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International cooperation. A manager in the war-zones

21 December, 2016

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Date of Publication: 21 December, 2016
Interview with Francesco Desoli (pseudonym used for safety reason), Head of Mission which aims to bring humanitarian aid in Syria. We asked him about his career and how it lead him in some of the most dangerous areas in the world.

Hello Francesco, how did you end up in the Middle East, playing a substantial role in the Syrian emergency when you started with a fairly more common degree in Engineering?

I’ve always been passioned for International cooperation. Actually, I spent one year volunteering in Africa during the university and, after my graduation, I did an internship in Ethiopia with an Italian NGO. There I got my first contract and for two years I handled projects that dwelled with my engineer background: building schools, wells…

Step by step, as my experience broadened, I became more a manager than an engineer, for example by managing projects in the health field. In more than 10 years I’ve changed many organization and lived in Africa and Middle East, until I got my present job which focuses on the emergency in Syria.


What’s your role in this project?

The mission of the NGO I work for is to bring help to people in Syria. My main office is in Amman, Jordan, and from there I manage 4 different branches in 4 different countries that share borders with Syria. I supervise almost 200 people of different nationalities. For the most part are Arabs, from Syria.


We know you cannot give us the details of the project, but what’s the budget you handle?

10,000,000 euros, give or take.


Would you consider your career path as a standard in your sector?

Yes, I would. Usually you start from highly specialized roles to rise up to more complex managerial roles. Many are engineers, or doctors or economists, or they have a Bachelor degree in Social Studies, but whether 10 years ago a degree would have been sufficient, now you really need a Master to smooth your way to your first job. And you must be ready to go and live abroad, usually starting from “easier” countries and after 2/3 years your chances to stay in this field increase a lot. Some positions open up almost constantly.


Are they always contract short-term assignments?

Usually, yes, but they vary very much, depending on the country where the NGO is based. If you are talking wage, the most desired are the NGO from the North of Europe.


We gather it is a job that can give you tons of pride and emotions, but that is also very demanding…

It is difficult to build your daily life, your family. More often than not, you’re changing country, project, organization. In some of the most sensitive zones, you don’t stay for more than two years. In some areas you can move around only with a driver. Some can't live with this situation for a very long time. Then they go back to the headquarters, in Europe or North America, but there are not many career opportunities and need to have built a strong experience on field.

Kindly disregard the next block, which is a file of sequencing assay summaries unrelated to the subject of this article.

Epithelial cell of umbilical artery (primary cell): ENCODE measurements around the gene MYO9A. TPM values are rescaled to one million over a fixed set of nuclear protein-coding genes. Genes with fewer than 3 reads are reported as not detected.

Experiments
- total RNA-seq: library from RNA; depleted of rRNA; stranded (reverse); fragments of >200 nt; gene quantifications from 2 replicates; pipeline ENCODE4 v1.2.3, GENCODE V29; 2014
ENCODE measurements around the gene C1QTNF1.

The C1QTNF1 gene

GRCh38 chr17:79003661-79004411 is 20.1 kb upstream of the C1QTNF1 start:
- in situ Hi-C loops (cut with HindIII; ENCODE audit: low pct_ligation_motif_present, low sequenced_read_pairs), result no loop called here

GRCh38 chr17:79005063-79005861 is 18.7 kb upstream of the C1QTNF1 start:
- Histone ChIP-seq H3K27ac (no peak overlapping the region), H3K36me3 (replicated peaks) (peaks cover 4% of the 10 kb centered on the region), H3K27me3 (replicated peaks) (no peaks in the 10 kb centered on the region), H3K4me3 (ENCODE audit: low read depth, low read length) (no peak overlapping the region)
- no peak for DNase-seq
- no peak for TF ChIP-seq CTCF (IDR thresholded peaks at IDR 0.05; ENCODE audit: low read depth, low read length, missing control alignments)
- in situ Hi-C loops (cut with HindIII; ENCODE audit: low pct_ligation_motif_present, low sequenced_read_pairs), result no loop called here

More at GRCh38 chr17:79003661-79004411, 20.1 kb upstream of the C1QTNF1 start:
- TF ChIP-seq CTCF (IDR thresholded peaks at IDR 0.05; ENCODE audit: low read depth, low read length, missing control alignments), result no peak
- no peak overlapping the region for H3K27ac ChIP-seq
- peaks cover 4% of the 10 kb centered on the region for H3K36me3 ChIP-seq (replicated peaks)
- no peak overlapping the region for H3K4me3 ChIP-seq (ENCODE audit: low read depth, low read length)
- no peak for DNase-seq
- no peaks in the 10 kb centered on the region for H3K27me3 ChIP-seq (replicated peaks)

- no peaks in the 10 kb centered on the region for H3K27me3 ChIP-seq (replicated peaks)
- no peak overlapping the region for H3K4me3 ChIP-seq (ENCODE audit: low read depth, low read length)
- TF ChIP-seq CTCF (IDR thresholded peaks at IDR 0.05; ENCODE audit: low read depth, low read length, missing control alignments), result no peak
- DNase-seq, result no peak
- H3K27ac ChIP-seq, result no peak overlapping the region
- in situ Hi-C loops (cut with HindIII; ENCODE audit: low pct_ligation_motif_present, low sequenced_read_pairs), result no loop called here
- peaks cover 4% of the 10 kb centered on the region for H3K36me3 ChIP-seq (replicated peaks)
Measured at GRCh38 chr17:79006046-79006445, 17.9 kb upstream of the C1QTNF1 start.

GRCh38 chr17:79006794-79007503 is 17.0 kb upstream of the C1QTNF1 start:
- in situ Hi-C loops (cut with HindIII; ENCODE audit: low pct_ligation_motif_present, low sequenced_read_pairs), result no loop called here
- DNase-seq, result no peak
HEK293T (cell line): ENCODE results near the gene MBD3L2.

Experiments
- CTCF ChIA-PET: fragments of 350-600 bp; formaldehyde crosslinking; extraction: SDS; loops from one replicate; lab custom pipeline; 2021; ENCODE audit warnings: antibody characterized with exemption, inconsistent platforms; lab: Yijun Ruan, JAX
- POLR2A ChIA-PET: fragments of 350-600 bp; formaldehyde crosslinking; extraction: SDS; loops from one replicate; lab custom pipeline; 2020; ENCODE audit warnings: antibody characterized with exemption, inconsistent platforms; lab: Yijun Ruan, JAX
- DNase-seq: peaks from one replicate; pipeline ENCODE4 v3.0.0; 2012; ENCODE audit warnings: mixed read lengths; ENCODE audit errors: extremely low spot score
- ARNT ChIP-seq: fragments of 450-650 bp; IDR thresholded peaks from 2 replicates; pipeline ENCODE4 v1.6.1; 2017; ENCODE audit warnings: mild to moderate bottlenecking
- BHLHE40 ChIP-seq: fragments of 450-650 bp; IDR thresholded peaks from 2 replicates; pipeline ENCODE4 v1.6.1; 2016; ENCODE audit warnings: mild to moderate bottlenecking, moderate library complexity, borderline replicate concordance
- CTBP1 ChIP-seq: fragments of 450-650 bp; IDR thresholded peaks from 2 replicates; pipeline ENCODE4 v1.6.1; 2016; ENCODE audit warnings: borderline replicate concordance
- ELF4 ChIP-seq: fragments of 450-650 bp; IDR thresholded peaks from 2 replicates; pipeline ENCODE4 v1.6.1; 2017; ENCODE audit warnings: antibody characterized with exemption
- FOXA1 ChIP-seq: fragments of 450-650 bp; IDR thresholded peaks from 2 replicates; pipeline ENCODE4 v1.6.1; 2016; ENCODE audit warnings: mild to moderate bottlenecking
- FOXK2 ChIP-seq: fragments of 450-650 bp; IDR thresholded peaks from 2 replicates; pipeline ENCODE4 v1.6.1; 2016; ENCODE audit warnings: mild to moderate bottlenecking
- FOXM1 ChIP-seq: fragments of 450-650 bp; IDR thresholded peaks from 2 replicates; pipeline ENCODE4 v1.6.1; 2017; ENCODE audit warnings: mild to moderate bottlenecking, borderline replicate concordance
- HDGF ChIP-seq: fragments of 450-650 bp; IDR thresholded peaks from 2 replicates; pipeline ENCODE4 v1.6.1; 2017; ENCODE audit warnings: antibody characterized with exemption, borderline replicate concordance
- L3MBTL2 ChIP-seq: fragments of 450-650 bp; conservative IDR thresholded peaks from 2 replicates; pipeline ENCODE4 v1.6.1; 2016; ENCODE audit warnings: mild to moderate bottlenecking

Have you ever felt you were in danger?

Some situations were a bit complicated for sure, but NGOs are usually very cautious and you have to follow some procedures in order to contain any risk. I would say that aid workers lead a far safer life than that of freelance journalists or military personnel. And we are always free to choose less dangerous countries.


What should be the traits a newly graduate should have to pursue your career?

Flexibility, ability to adapt, communication skills, the energy to work long hours in stressful conditions, the empathy and patience to solve things as peacefully as possible. English is mandatory, as are French (for French-speaking Africa) or Spanish (if you’re working in Latin America). And here, in the Middle East,  speaking Arabic gives you a sizable advantage against the competition.


How much are idealism and motivation important in your job?

A lot. It's necessary to be hired for the job, but only to be able to do it as best as you can and therefore to really take pride in what you do. I strongly believe in everything I do and I want to keep doing it. You really need to learn and be detached, you don’t want to depend on your desire to save the world, you often need to act in cold blood.

For instance, in this moment we are living the siege of Aleppo and the city is almost impossible to reach, there’s no help we can bring to the people there. You may just sit and feel desperate, but instead you have to wake up and keep on bringing your help to other more accessible zones in Syria. But this clarity of mind does not come easy, it is something you learn. And in the end, I will be evaluated as any other manager according to the results I’ll get.


Thank you Francesco, for this interview which we feel is more and more significant now. In Job wish you good work and good luck, hoping that 2017 will finally see the end of the conflict in Syria.


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